It seems lately that as soon as Halloween ends, the holiday season begins and we all look forward to the end of the past year and the beginning of a new, and hopefully, wonderful exciting one. The air grows colder, the leaves are gone, and the days seem so short. We take stock of our successes over the past twelve months and we think about giving back to the community. There are, of course, many ways to give, but what may be best for one person may not be best for all. Certainly, the easiest way is to simply write a check. However, that may not be the best way for everybody. Why not consider the following ways to give, one of which may be a better way to go for you.
Donating Appreciated Securities – Let’s say that you’ve done some wise investing, and you’ve hit the ball out of the ballpark on a specific investment. You want to sell the stock while it is high and lock in your success, but you hate the idea of paying tax on the capital gain. At the same time, you also want to make a gift to your favorite charity. Why not do both? Did you know that if you donate the shares to a qualified charity, you may be able to get a charitable deduction for the fair market value of those shares without having to pay tax on the capital gain? Better yet, since the charity is tax-exempt, it can sell the securities and avoid the capital gains tax as well. It’s like you are turbo-charging your gift with a government subsidy. What could be better than that?
Qualified Charitable Distributions – If you are over 70 ½ years old, you must take required minimum distributions (RMD) from your IRA, whether you need the money or not. You also need to pay income taxes on these distributions. What if you could couple your charitable giving with your RMD, by giving the RMD directly to the charity of your choice and avoid the income tax? In fact, in 2014 and in many prior years, qualifying individuals could do just that in amounts of up to $100,000. The law expired, however, in 2015. Do not despair though. This law has expired many times before, only to be brought back by Congress late in the tax year. As of the writing of this article, a bill is currently pending in Congress to bring it back in 2015. Keep an eye out for late-breaking news on this one.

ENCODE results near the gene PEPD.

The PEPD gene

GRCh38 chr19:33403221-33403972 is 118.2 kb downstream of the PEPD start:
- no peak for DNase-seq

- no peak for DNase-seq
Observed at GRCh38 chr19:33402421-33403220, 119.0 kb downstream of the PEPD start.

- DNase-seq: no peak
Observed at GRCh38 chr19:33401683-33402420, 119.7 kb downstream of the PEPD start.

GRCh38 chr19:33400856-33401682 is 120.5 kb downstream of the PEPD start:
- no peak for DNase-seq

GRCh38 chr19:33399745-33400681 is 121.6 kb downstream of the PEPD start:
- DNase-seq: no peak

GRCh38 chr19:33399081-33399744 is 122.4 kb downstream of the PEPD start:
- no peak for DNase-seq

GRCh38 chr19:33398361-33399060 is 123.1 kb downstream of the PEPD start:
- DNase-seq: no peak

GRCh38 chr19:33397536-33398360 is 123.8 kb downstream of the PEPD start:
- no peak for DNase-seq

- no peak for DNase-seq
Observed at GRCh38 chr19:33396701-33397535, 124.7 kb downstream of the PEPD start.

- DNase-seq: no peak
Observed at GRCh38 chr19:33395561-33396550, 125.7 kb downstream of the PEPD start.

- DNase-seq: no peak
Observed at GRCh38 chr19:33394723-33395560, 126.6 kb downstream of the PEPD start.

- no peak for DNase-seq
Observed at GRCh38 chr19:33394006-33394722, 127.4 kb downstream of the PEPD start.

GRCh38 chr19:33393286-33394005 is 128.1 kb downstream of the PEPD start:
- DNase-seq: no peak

Funding a Donor-Advised Fund – So you’ve had a great 2015, and you want to give back. But the year is quickly coming to an end and you don’t know which organizations are deserving of your gift. No problem. Consider establishing a donor-advised fund, which is a fund established by making a charitable contribution to certain 501(c)(3) organizations which offer these philanthropic vehicles. The donee organization will separately account for your gift and hold on to those funds until you’ve decided what organization you wish to benefit. The charity who sponsors the fund will allow you to make future recommendations for grants to other charitable organizations from the fund. In this way, you can obtain the charitable deduction in the year of the gift, but decide later which organizations will receive the ultimate benefit of your generosity.
If you have any questions about any of your charitable goals, please feel free to reach out to Gary Botwinick, who Chairs our firm’s Trusts and Estates/Taxation Practice Group.